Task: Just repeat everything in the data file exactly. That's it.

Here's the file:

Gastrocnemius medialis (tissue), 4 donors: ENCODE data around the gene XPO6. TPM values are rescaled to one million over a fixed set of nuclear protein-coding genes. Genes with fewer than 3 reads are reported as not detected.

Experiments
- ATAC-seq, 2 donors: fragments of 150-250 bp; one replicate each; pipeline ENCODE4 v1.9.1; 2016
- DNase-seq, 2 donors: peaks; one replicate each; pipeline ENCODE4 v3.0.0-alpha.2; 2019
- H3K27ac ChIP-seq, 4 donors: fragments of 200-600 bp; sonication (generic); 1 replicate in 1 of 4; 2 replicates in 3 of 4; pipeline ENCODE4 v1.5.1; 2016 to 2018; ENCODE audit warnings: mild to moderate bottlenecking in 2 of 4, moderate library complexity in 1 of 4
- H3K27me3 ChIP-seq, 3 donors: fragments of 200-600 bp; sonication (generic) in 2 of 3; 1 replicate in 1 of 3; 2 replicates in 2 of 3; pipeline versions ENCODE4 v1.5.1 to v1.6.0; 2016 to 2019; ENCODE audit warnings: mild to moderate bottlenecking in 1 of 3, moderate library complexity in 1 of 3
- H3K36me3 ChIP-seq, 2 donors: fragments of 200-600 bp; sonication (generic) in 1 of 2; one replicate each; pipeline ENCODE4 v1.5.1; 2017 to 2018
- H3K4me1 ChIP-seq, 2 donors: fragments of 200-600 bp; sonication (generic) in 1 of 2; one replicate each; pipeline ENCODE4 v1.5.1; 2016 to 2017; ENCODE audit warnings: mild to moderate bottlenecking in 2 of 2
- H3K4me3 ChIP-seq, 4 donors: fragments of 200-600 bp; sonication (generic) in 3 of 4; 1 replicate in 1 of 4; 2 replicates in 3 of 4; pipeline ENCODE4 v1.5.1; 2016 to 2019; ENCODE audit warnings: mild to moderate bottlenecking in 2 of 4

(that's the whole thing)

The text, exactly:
Gastrocnemius medialis (tissue), 4 donors: ENCODE data around the gene XPO6. TPM values are rescaled to one million over a fixed set of nuclear protein-coding genes. Genes with fewer than 3 reads are reported as not detected.

Experiments
- ATAC-seq, 2 donors: fragments of 150-250 bp; one replicate each; pipeline ENCODE4 v1.9.1; 2016
- DNase-seq, 2 donors: peaks; one replicate each; pipeline ENCODE4 v3.0.0-alpha.2; 2019
- H3K27ac ChIP-seq, 4 donors: fragments of 200-600 bp; sonication (generic); 1 replicate in 1 of 4; 2 replicates in 3 of 4; pipeline ENCODE4 v1.5.1; 2016 to 2018; ENCODE audit warnings: mild to moderate bottlenecking in 2 of 4, moderate library complexity in 1 of 4
- H3K27me3 ChIP-seq, 3 donors: fragments of 200-600 bp; sonication (generic) in 2 of 3; 1 replicate in 1 of 3; 2 replicates in 2 of 3; pipeline versions ENCODE4 v1.5.1 to v1.6.0; 2016 to 2019; ENCODE audit warnings: mild to moderate bottlenecking in 1 of 3, moderate library complexity in 1 of 3
- H3K36me3 ChIP-seq, 2 donors: fragments of 200-600 bp; sonication (generic) in 1 of 2; one replicate each; pipeline ENCODE4 v1.5.1; 2017 to 2018
- H3K4me1 ChIP-seq, 2 donors: fragments of 200-600 bp; sonication (generic) in 1 of 2; one replicate each; pipeline ENCODE4 v1.5.1; 2016 to 2017; ENCODE audit warnings: mild to moderate bottlenecking in 2 of 2
- H3K4me3 ChIP-seq, 4 donors: fragments of 200-600 bp; sonication (generic) in 3 of 4; 1 replicate in 1 of 4; 2 replicates in 3 of 4; pipeline ENCODE4 v1.5.1; 2016 to 2019; ENCODE audit warnings: mild to moderate bottlenecking in 2 of 4